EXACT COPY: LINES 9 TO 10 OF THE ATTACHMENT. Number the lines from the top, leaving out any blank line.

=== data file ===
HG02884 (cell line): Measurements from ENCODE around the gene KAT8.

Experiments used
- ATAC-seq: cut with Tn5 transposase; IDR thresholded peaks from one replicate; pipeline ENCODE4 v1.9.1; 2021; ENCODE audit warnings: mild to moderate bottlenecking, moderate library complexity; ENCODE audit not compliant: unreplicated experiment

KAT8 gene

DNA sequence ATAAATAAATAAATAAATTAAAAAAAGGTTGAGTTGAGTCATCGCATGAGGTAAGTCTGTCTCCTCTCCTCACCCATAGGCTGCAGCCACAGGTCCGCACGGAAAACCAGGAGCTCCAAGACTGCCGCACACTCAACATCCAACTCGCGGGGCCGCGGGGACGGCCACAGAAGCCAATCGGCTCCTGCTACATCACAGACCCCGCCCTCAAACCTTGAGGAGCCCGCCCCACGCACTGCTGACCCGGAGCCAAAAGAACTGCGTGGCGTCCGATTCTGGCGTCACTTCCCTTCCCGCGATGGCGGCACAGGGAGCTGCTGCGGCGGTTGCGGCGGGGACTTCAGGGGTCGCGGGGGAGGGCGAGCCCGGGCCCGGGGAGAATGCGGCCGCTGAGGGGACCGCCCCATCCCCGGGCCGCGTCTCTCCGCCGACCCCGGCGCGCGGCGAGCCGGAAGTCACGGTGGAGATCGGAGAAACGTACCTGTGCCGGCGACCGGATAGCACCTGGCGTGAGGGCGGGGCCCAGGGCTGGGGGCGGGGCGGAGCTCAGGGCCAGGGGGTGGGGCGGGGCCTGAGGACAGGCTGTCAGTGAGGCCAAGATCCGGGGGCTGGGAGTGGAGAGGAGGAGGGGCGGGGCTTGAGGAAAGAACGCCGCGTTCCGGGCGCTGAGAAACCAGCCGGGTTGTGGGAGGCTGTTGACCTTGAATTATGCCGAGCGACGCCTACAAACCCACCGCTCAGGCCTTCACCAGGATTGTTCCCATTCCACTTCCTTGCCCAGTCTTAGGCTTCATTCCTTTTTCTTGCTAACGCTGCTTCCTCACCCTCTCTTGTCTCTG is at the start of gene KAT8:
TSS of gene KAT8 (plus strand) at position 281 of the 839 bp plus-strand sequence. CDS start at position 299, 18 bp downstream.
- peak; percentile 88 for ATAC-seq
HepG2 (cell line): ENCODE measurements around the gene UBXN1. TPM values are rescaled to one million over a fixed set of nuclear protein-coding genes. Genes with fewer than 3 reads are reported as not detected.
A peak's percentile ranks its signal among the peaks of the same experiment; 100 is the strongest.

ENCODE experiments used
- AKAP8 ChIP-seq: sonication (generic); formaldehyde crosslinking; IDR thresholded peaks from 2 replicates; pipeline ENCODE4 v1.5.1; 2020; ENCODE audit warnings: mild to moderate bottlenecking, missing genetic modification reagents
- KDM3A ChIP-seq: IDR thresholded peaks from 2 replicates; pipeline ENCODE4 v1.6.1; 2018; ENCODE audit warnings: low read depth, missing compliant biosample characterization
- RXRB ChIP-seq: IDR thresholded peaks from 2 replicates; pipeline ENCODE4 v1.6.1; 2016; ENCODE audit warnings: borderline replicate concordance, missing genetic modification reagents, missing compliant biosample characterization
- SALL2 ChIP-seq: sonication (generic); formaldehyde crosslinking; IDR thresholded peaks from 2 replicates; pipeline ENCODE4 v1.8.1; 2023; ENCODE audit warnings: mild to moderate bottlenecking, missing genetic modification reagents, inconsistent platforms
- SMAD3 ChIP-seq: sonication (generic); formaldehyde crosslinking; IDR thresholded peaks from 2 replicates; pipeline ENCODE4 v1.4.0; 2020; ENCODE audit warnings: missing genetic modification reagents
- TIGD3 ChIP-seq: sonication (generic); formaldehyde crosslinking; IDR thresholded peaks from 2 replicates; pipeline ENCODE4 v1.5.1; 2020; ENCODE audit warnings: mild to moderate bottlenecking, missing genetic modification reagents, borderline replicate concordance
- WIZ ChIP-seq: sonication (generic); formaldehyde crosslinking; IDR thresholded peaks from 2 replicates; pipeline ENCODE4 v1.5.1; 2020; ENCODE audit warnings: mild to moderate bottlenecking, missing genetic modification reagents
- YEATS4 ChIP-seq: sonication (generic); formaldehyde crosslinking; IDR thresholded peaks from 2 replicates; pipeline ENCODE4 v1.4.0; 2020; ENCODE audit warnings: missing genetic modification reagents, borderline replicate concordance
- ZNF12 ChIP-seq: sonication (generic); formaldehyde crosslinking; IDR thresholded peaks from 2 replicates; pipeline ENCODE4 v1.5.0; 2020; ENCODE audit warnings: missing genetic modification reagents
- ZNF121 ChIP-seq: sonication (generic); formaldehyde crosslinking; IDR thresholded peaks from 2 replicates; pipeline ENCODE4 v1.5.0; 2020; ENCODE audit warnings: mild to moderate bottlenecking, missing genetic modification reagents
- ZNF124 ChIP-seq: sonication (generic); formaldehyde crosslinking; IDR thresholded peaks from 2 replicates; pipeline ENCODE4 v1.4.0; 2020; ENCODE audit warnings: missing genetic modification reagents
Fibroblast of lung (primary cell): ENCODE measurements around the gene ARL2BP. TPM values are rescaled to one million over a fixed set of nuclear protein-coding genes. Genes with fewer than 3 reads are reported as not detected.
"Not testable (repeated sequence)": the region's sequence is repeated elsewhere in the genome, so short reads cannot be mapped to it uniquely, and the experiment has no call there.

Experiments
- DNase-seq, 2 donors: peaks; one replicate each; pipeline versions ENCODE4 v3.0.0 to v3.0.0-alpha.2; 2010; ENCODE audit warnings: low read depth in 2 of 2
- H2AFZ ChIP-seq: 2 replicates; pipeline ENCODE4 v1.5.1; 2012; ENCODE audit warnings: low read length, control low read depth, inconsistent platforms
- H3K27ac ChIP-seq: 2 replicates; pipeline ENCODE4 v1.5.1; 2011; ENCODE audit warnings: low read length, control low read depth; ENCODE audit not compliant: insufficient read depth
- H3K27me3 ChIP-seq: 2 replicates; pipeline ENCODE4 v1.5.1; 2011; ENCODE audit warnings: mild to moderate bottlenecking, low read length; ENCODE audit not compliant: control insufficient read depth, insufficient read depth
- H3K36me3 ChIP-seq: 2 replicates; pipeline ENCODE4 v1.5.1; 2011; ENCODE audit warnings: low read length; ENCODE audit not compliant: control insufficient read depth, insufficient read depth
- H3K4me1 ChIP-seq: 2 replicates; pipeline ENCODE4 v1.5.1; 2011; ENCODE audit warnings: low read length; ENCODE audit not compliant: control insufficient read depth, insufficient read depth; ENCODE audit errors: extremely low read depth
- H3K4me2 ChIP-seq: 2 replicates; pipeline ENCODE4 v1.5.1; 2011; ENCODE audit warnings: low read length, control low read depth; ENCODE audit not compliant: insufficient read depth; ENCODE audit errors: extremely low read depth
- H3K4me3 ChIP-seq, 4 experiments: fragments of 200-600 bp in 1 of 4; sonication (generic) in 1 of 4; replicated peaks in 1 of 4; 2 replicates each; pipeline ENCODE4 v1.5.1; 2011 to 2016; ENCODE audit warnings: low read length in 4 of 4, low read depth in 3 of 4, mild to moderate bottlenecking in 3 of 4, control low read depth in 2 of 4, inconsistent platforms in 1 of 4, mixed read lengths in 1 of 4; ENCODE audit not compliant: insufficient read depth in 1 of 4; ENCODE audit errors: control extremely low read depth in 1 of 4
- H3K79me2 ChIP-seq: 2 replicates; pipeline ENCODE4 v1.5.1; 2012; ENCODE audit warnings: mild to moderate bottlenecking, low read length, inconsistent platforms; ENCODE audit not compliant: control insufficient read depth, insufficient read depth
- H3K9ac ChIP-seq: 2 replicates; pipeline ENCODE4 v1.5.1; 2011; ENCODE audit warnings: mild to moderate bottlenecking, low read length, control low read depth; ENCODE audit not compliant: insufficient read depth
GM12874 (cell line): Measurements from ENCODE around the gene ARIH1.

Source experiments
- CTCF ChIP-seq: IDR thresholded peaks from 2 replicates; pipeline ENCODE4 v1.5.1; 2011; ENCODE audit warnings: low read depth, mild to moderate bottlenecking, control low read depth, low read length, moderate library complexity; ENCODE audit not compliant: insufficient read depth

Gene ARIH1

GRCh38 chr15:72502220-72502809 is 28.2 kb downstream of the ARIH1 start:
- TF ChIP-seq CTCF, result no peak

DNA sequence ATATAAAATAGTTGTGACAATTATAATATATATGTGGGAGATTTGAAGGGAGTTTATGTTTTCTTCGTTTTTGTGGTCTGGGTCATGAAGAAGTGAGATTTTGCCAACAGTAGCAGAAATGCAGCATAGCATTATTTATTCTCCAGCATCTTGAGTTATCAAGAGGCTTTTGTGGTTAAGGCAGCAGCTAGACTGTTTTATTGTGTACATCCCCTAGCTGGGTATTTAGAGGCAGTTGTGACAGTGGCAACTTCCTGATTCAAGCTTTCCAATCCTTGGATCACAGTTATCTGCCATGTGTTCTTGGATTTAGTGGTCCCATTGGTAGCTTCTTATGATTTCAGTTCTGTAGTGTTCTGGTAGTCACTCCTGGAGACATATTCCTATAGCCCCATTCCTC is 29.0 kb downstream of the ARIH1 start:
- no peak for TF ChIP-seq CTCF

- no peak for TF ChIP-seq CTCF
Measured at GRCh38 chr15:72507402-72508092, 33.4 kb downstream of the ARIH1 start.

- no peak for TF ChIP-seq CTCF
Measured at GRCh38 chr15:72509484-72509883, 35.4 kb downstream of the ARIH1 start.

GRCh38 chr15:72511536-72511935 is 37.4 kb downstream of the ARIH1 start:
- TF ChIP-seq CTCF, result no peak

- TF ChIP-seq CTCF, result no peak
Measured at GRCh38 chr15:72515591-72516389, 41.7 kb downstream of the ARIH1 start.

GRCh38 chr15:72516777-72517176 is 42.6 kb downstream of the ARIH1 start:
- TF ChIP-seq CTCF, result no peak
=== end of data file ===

A peak's percentile ranks its signal among the peaks of the same experiment; 100 is the strongest.

ENCODE experiments used